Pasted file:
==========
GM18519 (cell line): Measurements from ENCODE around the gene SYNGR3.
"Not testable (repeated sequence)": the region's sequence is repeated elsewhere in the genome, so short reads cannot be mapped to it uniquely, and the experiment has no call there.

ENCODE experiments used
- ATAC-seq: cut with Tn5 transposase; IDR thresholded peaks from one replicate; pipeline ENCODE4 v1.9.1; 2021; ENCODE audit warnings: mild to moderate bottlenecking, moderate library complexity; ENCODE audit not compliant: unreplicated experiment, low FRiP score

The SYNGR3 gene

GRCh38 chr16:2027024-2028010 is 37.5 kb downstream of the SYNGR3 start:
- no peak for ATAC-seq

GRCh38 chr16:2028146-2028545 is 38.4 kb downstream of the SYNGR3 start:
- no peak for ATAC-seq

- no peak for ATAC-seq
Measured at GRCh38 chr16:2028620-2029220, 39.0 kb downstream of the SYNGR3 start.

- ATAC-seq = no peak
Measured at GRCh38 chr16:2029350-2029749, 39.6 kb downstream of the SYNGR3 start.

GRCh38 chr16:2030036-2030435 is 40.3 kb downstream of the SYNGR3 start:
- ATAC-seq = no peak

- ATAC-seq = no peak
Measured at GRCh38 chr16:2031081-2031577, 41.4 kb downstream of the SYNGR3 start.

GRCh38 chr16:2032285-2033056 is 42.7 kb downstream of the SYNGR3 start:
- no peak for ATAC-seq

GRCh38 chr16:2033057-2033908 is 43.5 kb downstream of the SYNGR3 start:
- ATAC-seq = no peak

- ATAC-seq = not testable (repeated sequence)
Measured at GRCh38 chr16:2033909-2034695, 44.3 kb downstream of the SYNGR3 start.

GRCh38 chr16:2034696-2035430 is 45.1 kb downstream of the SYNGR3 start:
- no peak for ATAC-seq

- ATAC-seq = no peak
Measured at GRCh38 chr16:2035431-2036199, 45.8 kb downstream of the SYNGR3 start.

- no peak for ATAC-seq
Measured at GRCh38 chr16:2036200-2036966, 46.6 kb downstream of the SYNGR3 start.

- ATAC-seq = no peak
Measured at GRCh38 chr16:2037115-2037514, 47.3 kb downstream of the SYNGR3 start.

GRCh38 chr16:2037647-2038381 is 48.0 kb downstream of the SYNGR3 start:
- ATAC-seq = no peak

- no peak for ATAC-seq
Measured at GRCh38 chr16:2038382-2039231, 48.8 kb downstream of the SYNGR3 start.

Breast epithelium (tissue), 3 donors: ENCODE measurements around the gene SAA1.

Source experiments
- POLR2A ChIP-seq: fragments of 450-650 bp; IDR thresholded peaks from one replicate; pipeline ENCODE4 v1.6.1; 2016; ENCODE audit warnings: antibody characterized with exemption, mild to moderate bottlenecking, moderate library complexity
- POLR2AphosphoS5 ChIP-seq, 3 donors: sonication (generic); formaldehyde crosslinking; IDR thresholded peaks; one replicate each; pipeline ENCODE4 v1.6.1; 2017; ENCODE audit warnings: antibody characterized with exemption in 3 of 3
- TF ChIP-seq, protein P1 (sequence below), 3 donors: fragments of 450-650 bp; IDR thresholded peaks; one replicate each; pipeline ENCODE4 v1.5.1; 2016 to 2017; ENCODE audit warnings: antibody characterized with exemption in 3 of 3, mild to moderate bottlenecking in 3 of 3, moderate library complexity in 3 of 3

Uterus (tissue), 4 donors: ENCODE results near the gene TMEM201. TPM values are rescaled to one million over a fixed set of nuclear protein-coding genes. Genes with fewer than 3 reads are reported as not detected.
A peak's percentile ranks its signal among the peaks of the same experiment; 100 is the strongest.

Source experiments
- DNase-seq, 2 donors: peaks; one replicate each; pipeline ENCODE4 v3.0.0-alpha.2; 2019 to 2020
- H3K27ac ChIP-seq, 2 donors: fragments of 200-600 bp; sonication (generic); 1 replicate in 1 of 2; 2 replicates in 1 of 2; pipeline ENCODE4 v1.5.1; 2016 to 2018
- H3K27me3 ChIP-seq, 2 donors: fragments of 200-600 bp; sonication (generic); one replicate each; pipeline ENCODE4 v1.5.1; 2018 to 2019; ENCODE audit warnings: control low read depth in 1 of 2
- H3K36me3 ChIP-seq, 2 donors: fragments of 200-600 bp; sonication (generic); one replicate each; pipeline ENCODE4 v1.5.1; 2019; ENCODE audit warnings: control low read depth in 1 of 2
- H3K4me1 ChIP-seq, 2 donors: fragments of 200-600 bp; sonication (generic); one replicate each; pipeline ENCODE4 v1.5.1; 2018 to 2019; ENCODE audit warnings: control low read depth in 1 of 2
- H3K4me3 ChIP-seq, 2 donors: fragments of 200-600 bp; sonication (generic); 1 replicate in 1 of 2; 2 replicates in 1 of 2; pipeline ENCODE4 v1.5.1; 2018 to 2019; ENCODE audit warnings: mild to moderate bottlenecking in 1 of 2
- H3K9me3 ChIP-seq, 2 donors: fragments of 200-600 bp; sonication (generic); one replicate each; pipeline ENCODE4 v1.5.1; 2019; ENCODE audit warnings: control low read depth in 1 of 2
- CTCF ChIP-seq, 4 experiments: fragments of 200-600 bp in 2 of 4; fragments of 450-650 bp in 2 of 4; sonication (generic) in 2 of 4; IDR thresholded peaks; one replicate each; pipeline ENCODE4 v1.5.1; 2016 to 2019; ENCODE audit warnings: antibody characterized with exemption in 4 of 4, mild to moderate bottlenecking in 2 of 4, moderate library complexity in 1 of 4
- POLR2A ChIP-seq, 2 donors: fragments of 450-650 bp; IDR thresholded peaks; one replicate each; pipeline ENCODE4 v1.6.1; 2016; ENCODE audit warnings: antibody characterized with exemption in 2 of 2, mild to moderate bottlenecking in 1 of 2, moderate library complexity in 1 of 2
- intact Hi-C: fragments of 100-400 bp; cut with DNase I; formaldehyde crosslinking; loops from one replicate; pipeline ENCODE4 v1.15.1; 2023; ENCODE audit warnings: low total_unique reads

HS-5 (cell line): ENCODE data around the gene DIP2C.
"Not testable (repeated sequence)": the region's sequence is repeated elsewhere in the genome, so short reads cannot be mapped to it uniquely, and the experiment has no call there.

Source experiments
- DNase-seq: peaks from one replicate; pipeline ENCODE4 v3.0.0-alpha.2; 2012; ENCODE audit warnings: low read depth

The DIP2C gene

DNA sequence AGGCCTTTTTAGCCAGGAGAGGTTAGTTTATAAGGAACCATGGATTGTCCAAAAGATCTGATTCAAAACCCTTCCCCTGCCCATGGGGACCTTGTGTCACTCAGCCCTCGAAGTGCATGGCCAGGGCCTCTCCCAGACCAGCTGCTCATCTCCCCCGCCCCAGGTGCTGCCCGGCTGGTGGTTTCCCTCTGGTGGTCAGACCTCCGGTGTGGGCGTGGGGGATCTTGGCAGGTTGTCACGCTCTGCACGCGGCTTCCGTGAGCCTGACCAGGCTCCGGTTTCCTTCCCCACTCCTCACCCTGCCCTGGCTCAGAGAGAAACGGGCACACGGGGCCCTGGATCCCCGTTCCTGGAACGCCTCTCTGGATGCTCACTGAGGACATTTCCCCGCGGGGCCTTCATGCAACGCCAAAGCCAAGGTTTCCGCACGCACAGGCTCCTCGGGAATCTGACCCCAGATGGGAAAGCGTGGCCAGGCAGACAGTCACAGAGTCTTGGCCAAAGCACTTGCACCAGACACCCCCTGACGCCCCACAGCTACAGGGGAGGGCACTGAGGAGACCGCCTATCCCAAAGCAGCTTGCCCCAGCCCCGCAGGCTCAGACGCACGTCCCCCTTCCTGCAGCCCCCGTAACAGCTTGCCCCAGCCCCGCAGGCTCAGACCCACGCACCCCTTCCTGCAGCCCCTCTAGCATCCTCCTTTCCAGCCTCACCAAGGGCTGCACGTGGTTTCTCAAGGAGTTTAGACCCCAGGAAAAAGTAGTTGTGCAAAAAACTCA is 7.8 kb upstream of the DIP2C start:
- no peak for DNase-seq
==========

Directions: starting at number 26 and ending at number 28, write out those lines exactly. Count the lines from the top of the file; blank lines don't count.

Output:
- ATAC-seq = no peak
Measured at GRCh38 chr16:2035431-2036199, 45.8 kb downstream of the SYNGR3 start.

- no peak for ATAC-seq